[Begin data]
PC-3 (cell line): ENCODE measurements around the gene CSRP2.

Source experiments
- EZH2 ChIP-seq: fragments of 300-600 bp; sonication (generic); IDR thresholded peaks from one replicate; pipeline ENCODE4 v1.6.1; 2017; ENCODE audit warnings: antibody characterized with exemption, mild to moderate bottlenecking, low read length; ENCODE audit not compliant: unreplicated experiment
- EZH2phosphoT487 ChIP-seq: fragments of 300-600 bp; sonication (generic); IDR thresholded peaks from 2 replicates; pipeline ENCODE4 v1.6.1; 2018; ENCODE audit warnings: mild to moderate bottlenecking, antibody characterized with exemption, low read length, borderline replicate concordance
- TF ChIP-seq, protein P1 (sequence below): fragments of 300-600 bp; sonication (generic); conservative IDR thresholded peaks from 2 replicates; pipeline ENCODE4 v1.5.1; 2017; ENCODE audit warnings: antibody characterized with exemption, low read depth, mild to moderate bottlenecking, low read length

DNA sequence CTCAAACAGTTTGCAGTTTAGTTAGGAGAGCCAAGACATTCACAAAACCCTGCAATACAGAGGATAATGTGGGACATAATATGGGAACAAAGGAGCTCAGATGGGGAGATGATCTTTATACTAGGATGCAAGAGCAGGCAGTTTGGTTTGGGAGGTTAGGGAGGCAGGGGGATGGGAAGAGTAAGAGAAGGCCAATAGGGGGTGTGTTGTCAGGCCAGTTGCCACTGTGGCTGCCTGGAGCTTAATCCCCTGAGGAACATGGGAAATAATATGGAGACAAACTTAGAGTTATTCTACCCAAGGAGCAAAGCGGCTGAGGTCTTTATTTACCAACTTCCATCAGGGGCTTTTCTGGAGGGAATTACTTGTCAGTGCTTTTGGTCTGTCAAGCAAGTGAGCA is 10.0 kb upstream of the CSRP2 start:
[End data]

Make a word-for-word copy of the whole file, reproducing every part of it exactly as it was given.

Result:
PC-3 (cell line): ENCODE measurements around the gene CSRP2.

Source experiments
- EZH2 ChIP-seq: fragments of 300-600 bp; sonication (generic); IDR thresholded peaks from one replicate; pipeline ENCODE4 v1.6.1; 2017; ENCODE audit warnings: antibody characterized with exemption, mild to moderate bottlenecking, low read length; ENCODE audit not compliant: unreplicated experiment
- EZH2phosphoT487 ChIP-seq: fragments of 300-600 bp; sonication (generic); IDR thresholded peaks from 2 replicates; pipeline ENCODE4 v1.6.1; 2018; ENCODE audit warnings: mild to moderate bottlenecking, antibody characterized with exemption, low read length, borderline replicate concordance
- TF ChIP-seq, protein P1 (sequence below): fragments of 300-600 bp; sonication (generic); conservative IDR thresholded peaks from 2 replicates; pipeline ENCODE4 v1.5.1; 2017; ENCODE audit warnings: antibody characterized with exemption, low read depth, mild to moderate bottlenecking, low read length

DNA sequence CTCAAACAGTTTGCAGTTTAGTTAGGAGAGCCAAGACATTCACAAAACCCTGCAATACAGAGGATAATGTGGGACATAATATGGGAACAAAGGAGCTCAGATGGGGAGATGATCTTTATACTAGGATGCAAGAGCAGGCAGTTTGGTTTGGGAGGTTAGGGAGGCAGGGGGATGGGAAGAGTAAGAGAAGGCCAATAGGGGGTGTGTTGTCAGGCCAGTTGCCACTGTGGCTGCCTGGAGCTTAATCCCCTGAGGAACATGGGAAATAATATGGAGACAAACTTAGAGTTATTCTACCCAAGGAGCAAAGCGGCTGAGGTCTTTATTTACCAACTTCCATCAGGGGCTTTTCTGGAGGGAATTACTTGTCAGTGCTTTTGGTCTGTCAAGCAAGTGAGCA is 10.0 kb upstream of the CSRP2 start: